Looking out of the kitchen window in the shade our thermometer reads 80 degrees which is hot for England at this time of year. I have been bending over a lot cutting the flowers off my Hellebores, as I don’t really want them to seed. We have very good Hellebores, starting off with Elizabeth Strangman’s and moving on to Ashwood Nursery which is within reach of my garden. We already have quite a few seedlings, and while I am bending over I spot an Iris called Iris Graminea, which flowers right at the base of the plant and smells sweet. This is a species Iris that I planted years ago as an edging to a path wending its way through the border. Yesterday James and I went to a party at the Museum of Garden History in Lambeth, which is a really attractive venue. We have given them a tile for their garden room, which was a clever idea of how to raise money for the museum. Then we listened to a lot of people making speeches about their tiles, some were better than others, Stephen Lacey spoke very well which was to be expected. I can see myself going there if there are any tempting lectures. The members of the Museum of Garden History came here last week, but it was a huge downpour, and I felt so sorry for them all.
We have got Gardeners World coming here in about six weeks, with Adam Frost who has been on television a lot during the Chelsea Flower Show. This is an excitement as we have never been on television before. Valerian phu aurea is in full flower, and smells lovely as you brush past it. Polly is busy planting Dahlias, I hope they will not be decimated by slugs as they were last year. The Camassias are all going over, and the creamy white ones are about to flower, they are called Camassia leichtlinii semi-plena. I think they are almost my favourite. The other one I love is the pale blue called Electra, which has flowers twice as large as other Camassias. The other pale blue flower is something called Amsonia Hubrichtii, whose leaves turn a beautiful golden colour in the Autumn.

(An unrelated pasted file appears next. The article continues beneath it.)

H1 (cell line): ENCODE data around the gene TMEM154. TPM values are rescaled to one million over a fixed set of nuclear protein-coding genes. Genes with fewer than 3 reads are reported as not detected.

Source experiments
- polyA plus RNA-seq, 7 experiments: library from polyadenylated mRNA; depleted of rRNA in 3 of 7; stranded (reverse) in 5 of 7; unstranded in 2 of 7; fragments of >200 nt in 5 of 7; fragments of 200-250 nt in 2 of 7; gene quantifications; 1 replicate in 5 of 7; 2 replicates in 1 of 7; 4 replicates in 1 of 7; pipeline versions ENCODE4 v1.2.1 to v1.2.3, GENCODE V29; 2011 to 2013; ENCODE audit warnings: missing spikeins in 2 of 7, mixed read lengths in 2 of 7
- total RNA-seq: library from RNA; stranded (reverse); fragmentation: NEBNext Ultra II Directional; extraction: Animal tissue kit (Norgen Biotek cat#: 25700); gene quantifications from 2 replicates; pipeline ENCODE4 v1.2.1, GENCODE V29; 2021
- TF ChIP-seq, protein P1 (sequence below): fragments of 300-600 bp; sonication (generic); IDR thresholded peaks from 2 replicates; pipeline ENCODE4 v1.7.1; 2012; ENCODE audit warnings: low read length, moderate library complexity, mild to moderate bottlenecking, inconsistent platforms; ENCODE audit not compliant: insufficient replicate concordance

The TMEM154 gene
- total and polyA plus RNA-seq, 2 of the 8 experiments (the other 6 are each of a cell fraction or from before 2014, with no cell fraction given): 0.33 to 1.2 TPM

This is one of the prettiest borders at the moment, if small. Every year we struggle with it to make it better, and at the moment we are feeling pleased with it. There is less changing of plants, Valerian Pyrenacium dominating at the moment. You see this plant a lot at Chelsea, which for the first time in years I am not going to this year but going to Chatsworth instead. Valerian Pyrenacium has a soft green leaf, quite tall, and a very soft pink fuzzy flower at the top. It seeds mildly which is handy, I love plants that do this as it makes the whole thing look more natural. Last year we took out Miscanthus sinensis Cabaret as it has just got too huge and wide, and have substituted it with Miscanthus Morning Light, which is more graceful with a much thinner leaf. We have repeated with three of these running round the border. At the moment it is full of Camassias and Allium Globemaster, one of the best, and even dies well. Last week it poured with rain almost every day, but this evening is a lovely evening, and tomorrow we have 54 Australians coming. We have just come back from Mostyn, where finally they are mending the ancient greenhouse which is very exciting, and they opened for the garden scheme for the first time and got 1,500 people, so morale was very high! Dominic and Hetty were staying, with their two sons Arthur and George, and they all went to the beach at Prestatyn and brought back shells and jelly fish in a little coffee cup. They loved Tensing and Temba.
I have got my first cousin coming from America this week which I am looking forward to, in fact a lot of Americans next weekend. I love Americans as they are so enthusiastic.